“Lost Landscapes of San Francisco” is not about nostalgia for a bygone city. Archivist Rick Prelinger describes his annual feature-length presentation of rare, rescanned, film clips as more of an “intervention.”
“We’re all talking about what the future of San Francisco ought to be,” Prelinger says. “It's a contribution to the debate. It gives particularly newer residents a sense of history, so they understand what this city used to be like and what kind of community they've moved into.“
The ninth “Lost Landscapes” installment – screening in a sold-out event at the Castro Theatre on Thursday and again in a benefit for the nonprofit digital library Internet Archive on Dec. 19 – offers home movie footage of Haight Street, historic images of Playland and the waterfront, early color scenes of bustling Market Street, views of San Francisco Riding Academy members trotting into Golden Gate Park, and a view of a strolll on the Golden Gate Bridge before it was completed.
“Something really amazing happens when you take something that was meant to be shown in people's living rooms and blow it up to theater size,” Prelinger says. “People become cultural geographers, looking at the city as a residential canvas for all kinds of interactions and possibilities. They engage in some really sophisticated insights.”
Prelinger receives most of his raw footage from local families. The rest comes from archives, repositories and eBay.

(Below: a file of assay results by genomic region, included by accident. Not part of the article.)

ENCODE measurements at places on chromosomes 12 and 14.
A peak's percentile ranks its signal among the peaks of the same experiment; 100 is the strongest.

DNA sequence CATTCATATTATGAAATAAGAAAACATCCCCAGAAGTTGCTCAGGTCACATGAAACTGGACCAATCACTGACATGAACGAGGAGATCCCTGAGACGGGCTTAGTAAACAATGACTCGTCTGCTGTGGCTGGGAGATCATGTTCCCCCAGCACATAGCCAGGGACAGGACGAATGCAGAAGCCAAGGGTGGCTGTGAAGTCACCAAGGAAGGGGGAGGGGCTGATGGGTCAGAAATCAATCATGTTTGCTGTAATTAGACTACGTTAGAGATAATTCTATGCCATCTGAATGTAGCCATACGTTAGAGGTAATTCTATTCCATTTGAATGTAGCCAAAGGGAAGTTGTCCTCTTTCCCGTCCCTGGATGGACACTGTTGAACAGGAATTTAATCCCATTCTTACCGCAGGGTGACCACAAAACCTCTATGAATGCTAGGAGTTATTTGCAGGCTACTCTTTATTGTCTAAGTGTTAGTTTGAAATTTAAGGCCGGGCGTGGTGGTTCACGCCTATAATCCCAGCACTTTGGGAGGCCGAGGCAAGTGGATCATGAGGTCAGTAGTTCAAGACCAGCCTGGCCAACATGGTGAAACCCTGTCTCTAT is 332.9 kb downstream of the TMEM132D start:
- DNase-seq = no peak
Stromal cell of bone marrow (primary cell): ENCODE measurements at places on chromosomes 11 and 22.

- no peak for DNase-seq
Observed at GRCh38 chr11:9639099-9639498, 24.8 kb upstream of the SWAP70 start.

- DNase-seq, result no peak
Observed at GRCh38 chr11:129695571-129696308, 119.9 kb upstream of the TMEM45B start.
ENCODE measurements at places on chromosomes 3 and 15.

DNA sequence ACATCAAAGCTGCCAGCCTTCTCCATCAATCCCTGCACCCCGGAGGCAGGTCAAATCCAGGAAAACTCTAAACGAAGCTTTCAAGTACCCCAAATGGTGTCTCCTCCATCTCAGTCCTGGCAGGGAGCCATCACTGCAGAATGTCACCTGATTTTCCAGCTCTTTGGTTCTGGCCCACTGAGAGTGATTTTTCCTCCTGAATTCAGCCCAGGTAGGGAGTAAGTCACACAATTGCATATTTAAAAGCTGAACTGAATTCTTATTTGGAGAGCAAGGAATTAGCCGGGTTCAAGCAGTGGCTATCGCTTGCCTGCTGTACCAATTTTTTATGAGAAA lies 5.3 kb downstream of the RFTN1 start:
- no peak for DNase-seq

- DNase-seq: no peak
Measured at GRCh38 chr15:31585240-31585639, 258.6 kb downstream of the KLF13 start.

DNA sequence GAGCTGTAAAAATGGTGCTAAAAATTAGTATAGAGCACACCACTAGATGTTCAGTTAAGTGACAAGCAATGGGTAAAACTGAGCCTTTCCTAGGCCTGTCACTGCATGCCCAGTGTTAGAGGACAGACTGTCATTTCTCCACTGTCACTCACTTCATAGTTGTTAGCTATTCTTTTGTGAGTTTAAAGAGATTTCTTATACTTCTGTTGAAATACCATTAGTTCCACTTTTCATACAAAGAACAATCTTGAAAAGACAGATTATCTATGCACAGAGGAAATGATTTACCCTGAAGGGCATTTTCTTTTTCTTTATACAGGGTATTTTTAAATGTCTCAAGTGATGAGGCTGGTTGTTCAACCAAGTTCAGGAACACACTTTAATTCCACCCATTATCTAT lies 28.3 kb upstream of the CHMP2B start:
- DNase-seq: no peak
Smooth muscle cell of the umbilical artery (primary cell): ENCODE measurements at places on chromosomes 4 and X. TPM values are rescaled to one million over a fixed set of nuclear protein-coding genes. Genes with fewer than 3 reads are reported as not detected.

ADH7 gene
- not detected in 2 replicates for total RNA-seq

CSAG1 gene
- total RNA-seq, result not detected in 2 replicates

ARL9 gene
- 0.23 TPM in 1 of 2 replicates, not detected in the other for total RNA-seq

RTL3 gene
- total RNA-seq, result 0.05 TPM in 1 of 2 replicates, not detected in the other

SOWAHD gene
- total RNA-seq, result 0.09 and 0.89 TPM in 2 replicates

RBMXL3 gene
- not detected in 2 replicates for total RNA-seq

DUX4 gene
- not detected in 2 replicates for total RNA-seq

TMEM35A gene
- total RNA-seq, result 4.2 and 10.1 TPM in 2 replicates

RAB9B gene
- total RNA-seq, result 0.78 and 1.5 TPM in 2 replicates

“This program is extremely relationship-dependent,” he says. “It's all about connecting with people who might have material or know where it is.”
Prelinger, a UC Santa Cruz professor of film and digital media who founded and co-founded archives and a library that bear his name, began collecting and exhibiting classic San Francisco footage due to his deep-seeded enthusiasm for urban history. That passion continues to fuel “Lost Landscapes,” a pro bono project supported in part by The Long Now Foundation.
In contrast to a university lecture, Prelinger encourages discussion – even debate – during every “Lost Landscapes” seminar.
“If we want to design a city that is resilient for both boom and bust, we really have to look at history,” he says. “We're a city that's very culturally adventurous and radical. But on the other hand, it seems like we don't want to change very much. One of the things I hope the program gets people talking about is what kind of change do we want?”
IF YOU GO
Lost Landscapes of San Francisco, 9
When: 6 p.m. Dec. 19
Where: Internet Archive, 300 Funston Ave., S.F.
Tickets: $15 to $100
Contact: www.brownpapertickets.com, www.longnow.org
Note: A screening at 7:30 p.m. Dec. 4 at the Castro Theatre, 429 Castro St., S.F. is sold out.